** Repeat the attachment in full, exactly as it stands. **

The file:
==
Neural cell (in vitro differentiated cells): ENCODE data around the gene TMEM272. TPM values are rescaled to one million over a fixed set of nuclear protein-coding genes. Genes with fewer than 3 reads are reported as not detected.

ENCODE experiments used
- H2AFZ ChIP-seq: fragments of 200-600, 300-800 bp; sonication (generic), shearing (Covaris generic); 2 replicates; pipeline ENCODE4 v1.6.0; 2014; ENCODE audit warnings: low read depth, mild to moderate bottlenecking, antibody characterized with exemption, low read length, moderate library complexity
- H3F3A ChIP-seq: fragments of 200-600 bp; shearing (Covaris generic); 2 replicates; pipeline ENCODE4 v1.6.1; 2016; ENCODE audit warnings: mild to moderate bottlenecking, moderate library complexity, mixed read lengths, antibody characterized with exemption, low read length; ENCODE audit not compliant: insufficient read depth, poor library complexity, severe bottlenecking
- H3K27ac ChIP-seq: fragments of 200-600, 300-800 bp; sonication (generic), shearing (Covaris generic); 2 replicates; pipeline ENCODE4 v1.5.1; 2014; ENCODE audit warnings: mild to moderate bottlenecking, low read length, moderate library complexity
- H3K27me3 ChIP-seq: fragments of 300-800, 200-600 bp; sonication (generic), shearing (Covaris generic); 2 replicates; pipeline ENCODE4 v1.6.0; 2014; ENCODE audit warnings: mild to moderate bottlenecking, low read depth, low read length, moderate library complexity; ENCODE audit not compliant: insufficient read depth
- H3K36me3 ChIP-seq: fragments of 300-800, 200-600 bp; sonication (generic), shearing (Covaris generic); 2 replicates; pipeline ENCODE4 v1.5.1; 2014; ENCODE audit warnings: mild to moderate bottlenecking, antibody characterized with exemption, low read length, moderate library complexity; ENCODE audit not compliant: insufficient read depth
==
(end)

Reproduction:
Neural cell (in vitro differentiated cells): ENCODE data around the gene TMEM272. TPM values are rescaled to one million over a fixed set of nuclear protein-coding genes. Genes with fewer than 3 reads are reported as not detected.

ENCODE experiments used
- H2AFZ ChIP-seq: fragments of 200-600, 300-800 bp; sonication (generic), shearing (Covaris generic); 2 replicates; pipeline ENCODE4 v1.6.0; 2014; ENCODE audit warnings: low read depth, mild to moderate bottlenecking, antibody characterized with exemption, low read length, moderate library complexity
- H3F3A ChIP-seq: fragments of 200-600 bp; shearing (Covaris generic); 2 replicates; pipeline ENCODE4 v1.6.1; 2016; ENCODE audit warnings: mild to moderate bottlenecking, moderate library complexity, mixed read lengths, antibody characterized with exemption, low read length; ENCODE audit not compliant: insufficient read depth, poor library complexity, severe bottlenecking
- H3K27ac ChIP-seq: fragments of 200-600, 300-800 bp; sonication (generic), shearing (Covaris generic); 2 replicates; pipeline ENCODE4 v1.5.1; 2014; ENCODE audit warnings: mild to moderate bottlenecking, low read length, moderate library complexity
- H3K27me3 ChIP-seq: fragments of 300-800, 200-600 bp; sonication (generic), shearing (Covaris generic); 2 replicates; pipeline ENCODE4 v1.6.0; 2014; ENCODE audit warnings: mild to moderate bottlenecking, low read depth, low read length, moderate library complexity; ENCODE audit not compliant: insufficient read depth
- H3K36me3 ChIP-seq: fragments of 300-800, 200-600 bp; sonication (generic), shearing (Covaris generic); 2 replicates; pipeline ENCODE4 v1.5.1; 2014; ENCODE audit warnings: mild to moderate bottlenecking, antibody characterized with exemption, low read length, moderate library complexity; ENCODE audit not compliant: insufficient read depth